After her daughter's life was saved through the generosity of an anonymous donor, one local woman is organizing a drive in hopes of helping others. Karen McTier said her 15-year-old daughter, Katelyn, had been through chemo treatments for leukemia, but the cancer came back. Three years ago, she received a bone marrow transplant, and has enjoyed life ever since.
"At that point, we were really at life or death," Ms. McTier said. "For us, it was a total, unrelated perfect match who was on the registry. All we know is she was a 43-year-old female, and she chose not to meet our family, which was fine. But, she really saved Katelyn's life."
Now Ms. McTier has organized a donor drive to hopefully find a donor for another Thomson teen who is a candidate for bone marrow transplant. Hammond Bold, Jr., 19, is currently undergoing treatments at Emory University for aplastic anemia. If the treatment does not work, Hammond will require a bone marrow transplant.
A marrow drive will be held at Marshall Baptist Church from 10 a.m. until 2 p.m., Saturday, April 19, in the fellowship hall.
Ms. McTier said there is a cost of joining the registry of $52 per donor. This cost covers the tissue-typing (HLA) and adding the donor to the registry. But Ms. McTier has received some community-matching funds which will reduce the cost to $25 per person. "We are praying for the remaining funds so our Marrow Donor Drive will be at no expense to each donor," she said.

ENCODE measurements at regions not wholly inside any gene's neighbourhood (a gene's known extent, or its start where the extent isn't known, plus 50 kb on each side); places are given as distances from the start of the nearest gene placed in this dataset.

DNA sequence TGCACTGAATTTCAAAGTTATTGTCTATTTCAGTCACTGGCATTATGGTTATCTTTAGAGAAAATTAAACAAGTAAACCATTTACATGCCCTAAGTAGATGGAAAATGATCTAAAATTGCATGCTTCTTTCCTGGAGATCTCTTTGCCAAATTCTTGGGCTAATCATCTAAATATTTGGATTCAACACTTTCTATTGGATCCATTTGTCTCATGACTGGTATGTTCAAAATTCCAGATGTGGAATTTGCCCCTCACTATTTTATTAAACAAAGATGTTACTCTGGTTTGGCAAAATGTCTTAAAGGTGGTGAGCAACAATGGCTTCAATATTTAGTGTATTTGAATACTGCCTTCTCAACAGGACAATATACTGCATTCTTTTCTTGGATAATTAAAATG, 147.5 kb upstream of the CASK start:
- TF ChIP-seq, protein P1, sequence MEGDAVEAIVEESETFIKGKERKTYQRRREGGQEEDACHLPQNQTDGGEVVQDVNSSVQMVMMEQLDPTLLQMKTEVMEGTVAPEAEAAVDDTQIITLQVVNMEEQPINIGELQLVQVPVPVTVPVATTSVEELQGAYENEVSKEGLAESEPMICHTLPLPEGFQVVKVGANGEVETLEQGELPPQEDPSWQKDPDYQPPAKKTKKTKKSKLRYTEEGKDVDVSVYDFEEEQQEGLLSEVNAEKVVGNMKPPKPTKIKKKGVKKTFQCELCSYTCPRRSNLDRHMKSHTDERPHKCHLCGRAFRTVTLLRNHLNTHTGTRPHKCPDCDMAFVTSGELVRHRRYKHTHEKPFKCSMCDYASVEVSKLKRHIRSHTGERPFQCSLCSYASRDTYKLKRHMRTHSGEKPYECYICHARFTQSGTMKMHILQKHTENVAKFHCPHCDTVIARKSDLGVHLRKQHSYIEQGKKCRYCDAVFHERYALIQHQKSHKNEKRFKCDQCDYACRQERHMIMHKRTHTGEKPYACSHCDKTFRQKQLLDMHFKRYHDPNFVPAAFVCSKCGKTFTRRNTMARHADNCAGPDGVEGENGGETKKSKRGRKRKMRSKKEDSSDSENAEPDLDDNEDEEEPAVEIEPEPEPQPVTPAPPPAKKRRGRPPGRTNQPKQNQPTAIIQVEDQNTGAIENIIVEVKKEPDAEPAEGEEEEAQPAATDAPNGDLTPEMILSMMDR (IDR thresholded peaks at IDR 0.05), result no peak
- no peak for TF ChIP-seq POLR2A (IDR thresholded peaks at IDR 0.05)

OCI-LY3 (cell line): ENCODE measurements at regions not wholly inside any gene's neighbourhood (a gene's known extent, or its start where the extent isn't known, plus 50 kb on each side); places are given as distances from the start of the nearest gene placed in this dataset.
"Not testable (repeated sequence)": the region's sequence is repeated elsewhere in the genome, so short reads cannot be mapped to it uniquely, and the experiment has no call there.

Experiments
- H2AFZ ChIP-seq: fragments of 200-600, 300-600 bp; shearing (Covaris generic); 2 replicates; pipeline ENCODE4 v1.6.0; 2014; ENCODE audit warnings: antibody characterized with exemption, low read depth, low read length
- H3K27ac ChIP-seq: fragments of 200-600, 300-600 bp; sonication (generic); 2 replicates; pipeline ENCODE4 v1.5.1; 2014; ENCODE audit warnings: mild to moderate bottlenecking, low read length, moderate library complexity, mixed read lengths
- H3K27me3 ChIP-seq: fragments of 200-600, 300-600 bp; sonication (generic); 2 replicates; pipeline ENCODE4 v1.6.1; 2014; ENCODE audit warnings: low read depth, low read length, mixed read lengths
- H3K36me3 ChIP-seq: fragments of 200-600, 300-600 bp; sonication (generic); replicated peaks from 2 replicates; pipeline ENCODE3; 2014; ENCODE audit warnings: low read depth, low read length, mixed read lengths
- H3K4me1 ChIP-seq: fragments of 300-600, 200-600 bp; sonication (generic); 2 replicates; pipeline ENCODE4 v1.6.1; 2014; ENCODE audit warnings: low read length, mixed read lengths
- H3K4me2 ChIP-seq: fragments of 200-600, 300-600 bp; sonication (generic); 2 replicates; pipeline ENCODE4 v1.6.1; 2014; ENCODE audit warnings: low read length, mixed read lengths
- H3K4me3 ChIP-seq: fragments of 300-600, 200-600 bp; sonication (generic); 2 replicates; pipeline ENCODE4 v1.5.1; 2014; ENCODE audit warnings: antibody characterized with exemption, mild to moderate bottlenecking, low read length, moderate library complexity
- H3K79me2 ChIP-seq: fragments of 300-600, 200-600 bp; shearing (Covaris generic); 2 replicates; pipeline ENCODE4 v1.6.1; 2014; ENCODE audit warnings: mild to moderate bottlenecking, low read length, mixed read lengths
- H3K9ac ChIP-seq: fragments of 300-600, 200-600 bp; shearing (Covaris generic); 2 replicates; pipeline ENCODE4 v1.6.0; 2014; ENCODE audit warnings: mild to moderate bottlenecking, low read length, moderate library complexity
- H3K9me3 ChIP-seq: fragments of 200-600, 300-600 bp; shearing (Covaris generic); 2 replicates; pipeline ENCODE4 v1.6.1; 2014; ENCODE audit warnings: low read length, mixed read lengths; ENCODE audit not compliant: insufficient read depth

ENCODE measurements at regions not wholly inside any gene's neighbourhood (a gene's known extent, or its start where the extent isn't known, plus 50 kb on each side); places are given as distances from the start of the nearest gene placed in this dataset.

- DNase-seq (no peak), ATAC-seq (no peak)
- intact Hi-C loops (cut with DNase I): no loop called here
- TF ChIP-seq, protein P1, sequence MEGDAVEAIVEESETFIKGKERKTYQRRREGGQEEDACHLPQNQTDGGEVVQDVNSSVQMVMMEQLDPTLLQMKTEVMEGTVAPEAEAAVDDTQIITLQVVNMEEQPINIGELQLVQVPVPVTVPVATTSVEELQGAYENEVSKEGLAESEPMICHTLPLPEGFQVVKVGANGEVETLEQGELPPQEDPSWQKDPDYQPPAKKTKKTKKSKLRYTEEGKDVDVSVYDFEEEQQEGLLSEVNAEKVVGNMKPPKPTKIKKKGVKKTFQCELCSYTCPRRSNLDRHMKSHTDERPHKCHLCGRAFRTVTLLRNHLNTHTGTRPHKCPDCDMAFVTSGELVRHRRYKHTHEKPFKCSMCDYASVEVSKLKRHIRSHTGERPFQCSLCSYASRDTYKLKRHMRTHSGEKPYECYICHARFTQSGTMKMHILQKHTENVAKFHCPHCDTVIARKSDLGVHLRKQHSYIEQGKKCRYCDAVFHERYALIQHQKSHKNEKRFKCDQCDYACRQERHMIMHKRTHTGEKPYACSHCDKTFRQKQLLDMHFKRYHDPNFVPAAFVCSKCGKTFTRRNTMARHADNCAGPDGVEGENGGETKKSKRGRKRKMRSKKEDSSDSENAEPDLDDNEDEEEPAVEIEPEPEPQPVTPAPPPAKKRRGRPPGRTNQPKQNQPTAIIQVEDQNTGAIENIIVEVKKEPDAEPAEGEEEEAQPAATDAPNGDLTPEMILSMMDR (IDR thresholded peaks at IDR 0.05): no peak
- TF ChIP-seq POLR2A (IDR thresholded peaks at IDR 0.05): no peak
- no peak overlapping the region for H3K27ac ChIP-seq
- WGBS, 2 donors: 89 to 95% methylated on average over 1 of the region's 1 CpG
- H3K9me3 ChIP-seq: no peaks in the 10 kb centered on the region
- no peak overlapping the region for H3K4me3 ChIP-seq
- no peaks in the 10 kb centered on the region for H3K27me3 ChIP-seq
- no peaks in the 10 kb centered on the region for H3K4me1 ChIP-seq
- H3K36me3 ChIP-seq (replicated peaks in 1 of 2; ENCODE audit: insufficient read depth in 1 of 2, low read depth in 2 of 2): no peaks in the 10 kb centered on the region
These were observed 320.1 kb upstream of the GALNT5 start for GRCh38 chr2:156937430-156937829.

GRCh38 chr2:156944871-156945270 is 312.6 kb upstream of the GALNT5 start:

According to the national marrow donor website, there are more than 6,000 men, women and children in need of a donor. These patients have leukemia, lymphoma and other life-threatening diseases that can be treated by a bone marrow or cord blood transplant. For many of these patients, a transplant may be their only hope of a cure.
"I think that's just the issue, people probably aren't aware of the need for it," Ms. McTier said. "And when you talk to people, they say they'll never do it because it hurts so bad. And it may be uncomfortable, but there's a lot of false information out there, too, about how bad it is. It saves lives."
The drive at Marshall Baptist is simply to sign a consent form and join the registry. Ms. McTier said each person who registers will be notified if they are chosen.
She said the marrow donor registry is also in need of donors from racially and ethnically diverse communities. Today, there simply aren't enough registered donors of diverse racial and ethnic heritage. Adding more diverse donors increases the likelihood that all patients will find a match.
To register the donor must be between the ages of 18 and 60, meet the health guidelines, fill out a form, give a cheek cell swab and be willing to donate to any patient in need.
Those who cannot be a donor are asked to consider making a contribution so that someone else can become a donor. Donations are tax-deductible.
Marshall is located at 436 Marshall Church Road, Thomson, GA 30824. For more information, visit www.marrow.org or call Karen McTier at 706-595-6325 (email email@example.com).